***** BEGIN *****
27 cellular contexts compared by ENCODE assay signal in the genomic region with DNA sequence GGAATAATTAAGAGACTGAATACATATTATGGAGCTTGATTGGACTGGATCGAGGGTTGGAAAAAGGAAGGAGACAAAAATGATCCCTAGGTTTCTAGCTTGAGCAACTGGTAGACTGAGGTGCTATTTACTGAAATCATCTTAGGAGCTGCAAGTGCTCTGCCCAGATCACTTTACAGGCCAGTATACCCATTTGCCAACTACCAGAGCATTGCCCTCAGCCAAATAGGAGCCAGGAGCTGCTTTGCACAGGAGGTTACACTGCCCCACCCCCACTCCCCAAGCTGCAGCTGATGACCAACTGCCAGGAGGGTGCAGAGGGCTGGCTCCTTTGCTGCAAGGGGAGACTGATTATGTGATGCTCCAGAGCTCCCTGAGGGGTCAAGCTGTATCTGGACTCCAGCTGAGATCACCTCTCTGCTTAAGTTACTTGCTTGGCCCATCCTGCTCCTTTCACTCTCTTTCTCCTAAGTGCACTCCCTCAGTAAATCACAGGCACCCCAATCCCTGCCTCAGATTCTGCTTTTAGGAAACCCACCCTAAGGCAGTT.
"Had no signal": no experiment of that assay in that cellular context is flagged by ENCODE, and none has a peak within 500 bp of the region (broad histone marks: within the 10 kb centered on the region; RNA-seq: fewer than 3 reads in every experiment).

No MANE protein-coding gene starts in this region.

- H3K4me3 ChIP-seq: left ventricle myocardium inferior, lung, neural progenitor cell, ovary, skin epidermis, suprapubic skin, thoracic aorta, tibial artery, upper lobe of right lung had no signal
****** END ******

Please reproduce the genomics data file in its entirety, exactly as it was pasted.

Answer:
27 cellular contexts compared by ENCODE assay signal in the genomic region with DNA sequence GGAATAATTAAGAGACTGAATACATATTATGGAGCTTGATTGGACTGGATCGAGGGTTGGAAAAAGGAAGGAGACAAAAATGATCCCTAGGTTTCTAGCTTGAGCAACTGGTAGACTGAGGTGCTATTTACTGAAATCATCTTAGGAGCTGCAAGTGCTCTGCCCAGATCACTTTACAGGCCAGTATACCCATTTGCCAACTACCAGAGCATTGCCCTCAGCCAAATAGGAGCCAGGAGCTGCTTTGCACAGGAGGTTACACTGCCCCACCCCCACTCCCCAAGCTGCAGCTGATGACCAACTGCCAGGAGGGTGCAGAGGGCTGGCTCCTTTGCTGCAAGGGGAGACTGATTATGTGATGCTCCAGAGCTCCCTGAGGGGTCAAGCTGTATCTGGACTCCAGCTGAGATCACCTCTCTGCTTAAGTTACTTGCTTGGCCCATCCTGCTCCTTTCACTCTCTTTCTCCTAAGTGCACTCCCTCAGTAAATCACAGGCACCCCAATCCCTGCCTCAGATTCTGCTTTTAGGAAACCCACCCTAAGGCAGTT.
"Had no signal": no experiment of that assay in that cellular context is flagged by ENCODE, and none has a peak within 500 bp of the region (broad histone marks: within the 10 kb centered on the region; RNA-seq: fewer than 3 reads in every experiment).

No MANE protein-coding gene starts in this region.

- H3K4me3 ChIP-seq: left ventricle myocardium inferior, lung, neural progenitor cell, ovary, skin epidermis, suprapubic skin, thoracic aorta, tibial artery, upper lobe of right lung had no signal